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Iron-gall inks: a review of their degradation mechanisms and conservation treatments

Abstract

Iron-gall inks are an essential element of our written cultural heritage that is at risk of a total loss due to degradation. This degradation leads to the loss of the support, particularly the cellulose-based support. Intending to stabilize it, we have come a long way from the nineteenth-century cellulose nitrate laminations to the relatively recent phytate treatments; nevertheless, less invasive treatments are needed. To pave the way for developing safer and more sustainable treatments, tailored as much as possible to the object, this paper reviews the conservation treatments and the advances that have taken place over the last decade in our understanding of the degradation mechanisms of iron-gall inks, based on a careful selection of references to support a concise microreview. This discussion is based on the currently accepted models based on the Fe3+-gallate and the identification of degradation products for iron-gall inks observed in heritage objects, including manuscripts dating from the fourteenth to seventeenth centuries and drawings from the fifteenth to nineteenth centuries. The degradation promoted by iron-gall inks induces scission of cellulose through acid catalysis and/or redox reactions. The causes of these acid-base and redox reactions are also assessed. Finally, we detail the state-of-the-art conservation treatments used to mitigate iron gall ink deterioration, covering treatments from the late nineteenth century to the beginning of the twentieth century, followed by the presentation of current phytate treatments and new postphytate treatments.

Introduction

Iron-gall inks are an essential element of our written cultural heritage that is at risk of a total loss due to degradation. This degradation leads to the loss of the support, particularly when it is based on cellulose [1,2,3,4,5]. These inks were extensively used from medieval times to the twentieth century, when they became obsolete. Iron-gall inks were usually prepared by combining plant extracts such as Quercus infectoria, iron salts and gum arabic [2, 5, 6]. The ink obtained is perceived as black and is based on Fe3+-complexes with phenolic compounds [5]; e.g., the colour coordinates of an Iberian medieval ink (Braga recipe) are L* = 19.5, a = 0.8, b* = – 3.9 [5]. However, this black colour transforms into shades of brown over time, a phenomenon yet to be fully understood [7]. Until very recently, gallic acid was considered the main component of gallnut extracts, and consequently, iron-gallate complexes were assumed to be the main chromophores of iron-gall inks [8, 9]. Through the use of historically accurate reconstructions of Iberian inks and a multi-analytical approach, Melo and Teixeira et al. demonstrated that different manufacturing processes result in distinct iron-gall ink compositions and proved that the main components present can also be galloyl esters of glucose such as pentagalloylglucose and hexagalloylglucose [5, 10, 11], Fig. 1. This agrees with the results on Fe3+ coordination obtained by Lerf and Wagner using Mössbauer spectroscopy [12, 13]; these authors proved that Fe3+-gallate complexes binding through the carboxylate group cannot be formed at the pH found in ink preparation, which is between 2 and 3. They propose that iron oxyhydroxides best represent the iron clusters and that these nanoparticles are “covered by a shell of polymerized oxidation products of the phenols” [13].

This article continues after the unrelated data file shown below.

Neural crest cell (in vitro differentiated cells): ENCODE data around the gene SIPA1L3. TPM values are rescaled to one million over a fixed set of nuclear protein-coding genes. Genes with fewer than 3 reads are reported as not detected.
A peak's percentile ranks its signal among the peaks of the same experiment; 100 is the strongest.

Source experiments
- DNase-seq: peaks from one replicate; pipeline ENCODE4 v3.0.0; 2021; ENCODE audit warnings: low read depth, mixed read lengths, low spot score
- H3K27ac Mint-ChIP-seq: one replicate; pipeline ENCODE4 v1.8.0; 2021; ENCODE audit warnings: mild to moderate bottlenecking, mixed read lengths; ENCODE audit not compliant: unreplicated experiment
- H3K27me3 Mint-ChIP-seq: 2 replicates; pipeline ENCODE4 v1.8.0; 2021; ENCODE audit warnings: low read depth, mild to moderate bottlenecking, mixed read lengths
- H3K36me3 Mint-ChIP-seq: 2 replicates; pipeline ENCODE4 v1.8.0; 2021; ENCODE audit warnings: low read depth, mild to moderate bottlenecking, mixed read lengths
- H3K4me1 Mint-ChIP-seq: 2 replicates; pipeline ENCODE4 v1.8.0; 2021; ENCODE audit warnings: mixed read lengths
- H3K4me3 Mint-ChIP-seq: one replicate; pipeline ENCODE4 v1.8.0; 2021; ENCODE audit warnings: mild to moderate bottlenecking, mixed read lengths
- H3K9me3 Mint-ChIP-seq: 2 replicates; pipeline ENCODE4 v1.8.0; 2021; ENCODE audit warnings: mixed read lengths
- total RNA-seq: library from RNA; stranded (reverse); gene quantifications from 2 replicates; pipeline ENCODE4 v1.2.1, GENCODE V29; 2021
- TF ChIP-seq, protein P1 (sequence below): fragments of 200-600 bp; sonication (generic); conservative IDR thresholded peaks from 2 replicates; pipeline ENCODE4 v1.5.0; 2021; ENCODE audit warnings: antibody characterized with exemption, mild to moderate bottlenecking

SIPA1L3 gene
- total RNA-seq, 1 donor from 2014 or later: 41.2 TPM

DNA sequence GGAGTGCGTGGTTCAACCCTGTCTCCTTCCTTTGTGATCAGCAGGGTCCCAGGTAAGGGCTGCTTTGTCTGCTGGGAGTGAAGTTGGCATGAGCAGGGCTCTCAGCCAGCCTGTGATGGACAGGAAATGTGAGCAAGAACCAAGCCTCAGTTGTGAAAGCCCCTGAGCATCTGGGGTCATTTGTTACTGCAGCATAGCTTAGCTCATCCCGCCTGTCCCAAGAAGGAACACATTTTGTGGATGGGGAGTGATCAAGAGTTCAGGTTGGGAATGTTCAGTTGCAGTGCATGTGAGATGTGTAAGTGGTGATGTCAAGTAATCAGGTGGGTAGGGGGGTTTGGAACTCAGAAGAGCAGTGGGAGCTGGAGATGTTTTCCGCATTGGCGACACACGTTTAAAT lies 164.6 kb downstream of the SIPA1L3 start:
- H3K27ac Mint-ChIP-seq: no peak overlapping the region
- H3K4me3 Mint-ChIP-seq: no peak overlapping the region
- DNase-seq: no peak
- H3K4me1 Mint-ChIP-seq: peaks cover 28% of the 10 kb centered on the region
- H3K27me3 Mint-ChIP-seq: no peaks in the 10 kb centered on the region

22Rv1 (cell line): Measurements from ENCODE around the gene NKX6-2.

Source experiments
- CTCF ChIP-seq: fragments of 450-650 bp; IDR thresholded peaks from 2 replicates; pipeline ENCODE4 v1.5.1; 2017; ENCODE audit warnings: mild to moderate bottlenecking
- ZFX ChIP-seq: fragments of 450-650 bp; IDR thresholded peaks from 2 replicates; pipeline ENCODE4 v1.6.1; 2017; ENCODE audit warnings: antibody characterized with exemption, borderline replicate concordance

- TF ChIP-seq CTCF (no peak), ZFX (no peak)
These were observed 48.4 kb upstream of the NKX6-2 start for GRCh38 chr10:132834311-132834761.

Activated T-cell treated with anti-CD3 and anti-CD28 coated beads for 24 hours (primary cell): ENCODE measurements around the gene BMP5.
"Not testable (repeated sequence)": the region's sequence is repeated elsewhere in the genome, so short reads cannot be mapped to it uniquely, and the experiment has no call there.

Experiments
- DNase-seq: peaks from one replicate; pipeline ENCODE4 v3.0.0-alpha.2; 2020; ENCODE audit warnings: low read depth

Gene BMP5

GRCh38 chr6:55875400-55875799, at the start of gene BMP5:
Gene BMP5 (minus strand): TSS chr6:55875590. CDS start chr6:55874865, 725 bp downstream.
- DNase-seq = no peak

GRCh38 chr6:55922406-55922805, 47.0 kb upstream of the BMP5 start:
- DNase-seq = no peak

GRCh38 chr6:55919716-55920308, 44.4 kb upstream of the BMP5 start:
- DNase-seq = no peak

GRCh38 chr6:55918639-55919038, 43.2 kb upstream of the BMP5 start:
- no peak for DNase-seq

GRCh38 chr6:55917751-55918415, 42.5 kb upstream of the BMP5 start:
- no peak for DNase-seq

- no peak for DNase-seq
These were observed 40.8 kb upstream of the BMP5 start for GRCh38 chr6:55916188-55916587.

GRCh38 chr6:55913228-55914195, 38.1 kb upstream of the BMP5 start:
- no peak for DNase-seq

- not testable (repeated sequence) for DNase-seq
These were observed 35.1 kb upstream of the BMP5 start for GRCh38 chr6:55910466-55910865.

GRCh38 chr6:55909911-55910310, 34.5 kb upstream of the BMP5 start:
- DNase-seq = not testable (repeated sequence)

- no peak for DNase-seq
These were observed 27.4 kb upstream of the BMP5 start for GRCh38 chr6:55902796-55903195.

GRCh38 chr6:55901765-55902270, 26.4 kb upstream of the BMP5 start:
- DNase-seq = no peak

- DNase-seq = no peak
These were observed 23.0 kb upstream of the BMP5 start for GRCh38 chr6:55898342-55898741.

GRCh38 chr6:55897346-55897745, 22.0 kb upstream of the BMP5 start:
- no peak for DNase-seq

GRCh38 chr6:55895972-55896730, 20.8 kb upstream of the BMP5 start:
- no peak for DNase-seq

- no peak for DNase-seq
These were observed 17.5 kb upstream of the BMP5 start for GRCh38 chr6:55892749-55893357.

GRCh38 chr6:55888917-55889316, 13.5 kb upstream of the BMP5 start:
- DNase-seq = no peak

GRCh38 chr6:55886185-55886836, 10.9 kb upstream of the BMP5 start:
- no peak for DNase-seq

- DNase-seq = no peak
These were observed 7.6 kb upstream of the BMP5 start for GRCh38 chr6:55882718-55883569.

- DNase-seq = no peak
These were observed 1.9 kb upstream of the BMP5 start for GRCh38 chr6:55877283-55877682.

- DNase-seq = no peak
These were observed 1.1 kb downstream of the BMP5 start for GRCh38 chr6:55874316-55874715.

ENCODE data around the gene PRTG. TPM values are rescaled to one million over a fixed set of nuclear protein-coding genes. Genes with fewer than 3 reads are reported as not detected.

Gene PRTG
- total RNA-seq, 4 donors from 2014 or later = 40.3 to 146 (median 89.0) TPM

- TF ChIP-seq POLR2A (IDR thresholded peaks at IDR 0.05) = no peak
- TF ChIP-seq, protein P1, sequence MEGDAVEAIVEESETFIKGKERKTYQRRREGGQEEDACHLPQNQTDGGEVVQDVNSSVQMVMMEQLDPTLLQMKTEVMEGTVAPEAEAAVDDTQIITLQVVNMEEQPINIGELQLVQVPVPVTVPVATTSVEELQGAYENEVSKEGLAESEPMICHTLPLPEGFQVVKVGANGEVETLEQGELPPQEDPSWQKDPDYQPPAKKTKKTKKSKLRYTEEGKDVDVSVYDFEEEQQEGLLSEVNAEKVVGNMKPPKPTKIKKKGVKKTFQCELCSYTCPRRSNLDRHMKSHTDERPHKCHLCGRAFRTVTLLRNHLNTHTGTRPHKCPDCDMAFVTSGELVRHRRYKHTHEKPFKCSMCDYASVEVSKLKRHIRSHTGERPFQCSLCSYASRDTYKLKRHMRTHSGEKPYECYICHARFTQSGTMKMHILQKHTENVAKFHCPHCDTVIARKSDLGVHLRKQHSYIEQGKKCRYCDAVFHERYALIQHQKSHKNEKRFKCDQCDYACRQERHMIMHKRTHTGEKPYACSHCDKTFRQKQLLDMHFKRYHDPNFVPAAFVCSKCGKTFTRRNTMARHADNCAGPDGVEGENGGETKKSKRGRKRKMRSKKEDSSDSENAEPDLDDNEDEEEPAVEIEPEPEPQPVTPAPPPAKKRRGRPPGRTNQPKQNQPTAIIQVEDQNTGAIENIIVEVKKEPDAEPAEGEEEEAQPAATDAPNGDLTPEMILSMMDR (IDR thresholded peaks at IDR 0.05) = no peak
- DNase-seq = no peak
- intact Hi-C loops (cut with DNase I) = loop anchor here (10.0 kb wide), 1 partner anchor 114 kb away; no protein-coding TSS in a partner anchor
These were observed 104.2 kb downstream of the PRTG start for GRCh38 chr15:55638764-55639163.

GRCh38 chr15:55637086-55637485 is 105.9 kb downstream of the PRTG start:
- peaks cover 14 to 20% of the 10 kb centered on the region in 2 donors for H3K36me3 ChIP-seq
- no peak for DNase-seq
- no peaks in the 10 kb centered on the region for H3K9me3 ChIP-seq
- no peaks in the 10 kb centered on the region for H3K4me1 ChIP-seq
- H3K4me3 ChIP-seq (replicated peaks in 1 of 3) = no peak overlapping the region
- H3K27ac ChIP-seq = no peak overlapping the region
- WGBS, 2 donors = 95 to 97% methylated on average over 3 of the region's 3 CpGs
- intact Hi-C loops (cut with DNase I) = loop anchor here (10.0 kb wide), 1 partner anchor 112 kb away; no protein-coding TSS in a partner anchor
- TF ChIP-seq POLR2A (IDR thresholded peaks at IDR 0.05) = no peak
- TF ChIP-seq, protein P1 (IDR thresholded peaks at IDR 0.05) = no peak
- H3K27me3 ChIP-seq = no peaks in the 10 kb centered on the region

Fig. 1
figure 1

Chemical structures of gallic acid, gallate, monogalloyl glucose and pentagalloyl glucose. In the first two, the main functional group is based on a carboxylic acid and the other on an ester. Phenolic OH groups are also important in the formation of the iron(II)-phenol complex. The galloyl esters of glucose can also be named gallotannins

Much research has been conducted on the causes of iron-gall ink corrosion, as well as on the efficacy of various conservation treatments to solve the problem in cultural heritage institutions caused by the so-called “iron-gall ink burn”. This microreview will address the state-of-the-art research on the degradation of iron-gall inks and will present an important review of the conservation treatments used since the end of the nineteenth century.

Degradation mechanisms

This section will review the advances that have taken place over the past 10 years in understanding the degradation mechanisms of iron-gall inks. The reader is referred to the book “Iron-gall Inks”. On manufacture, characterization, degradation and stabilization” published in 2006 for previous years [1]. We focus on the experimental models that have been applied in the field of cultural heritage to mimic the ageing of iron-gall inks, as well as on the studies of the degradation products found in historical artworks [3, 4, 14]. These experiments have usually been based on Fe3+-gallates, and their reactivity was assessed indirectly by their impact on paper degradation. These chromophores were possibly first proposed in 1924 by Zetzsche et al. [13, 15].

The literature proposes that iron-gall inks can induce the scission of cellulose by acid catalysis and/or through redox reactions. Therefore, we will discuss the causes of these acid-base and redox reactions.

Reaction mechanisms based on the Fe3+-gallate model

In this section, the main conclusions based on models using gallic acid as the phenolic counterpart will be reviewed. Using gallic acid to represent polyphenols extracted from galls assumes that “gall nut extracts are rich in gallic acid” [9]. An assumption broadly accepted in the field of cultural heritage that we have recently proven may not be the general rule [5, 6].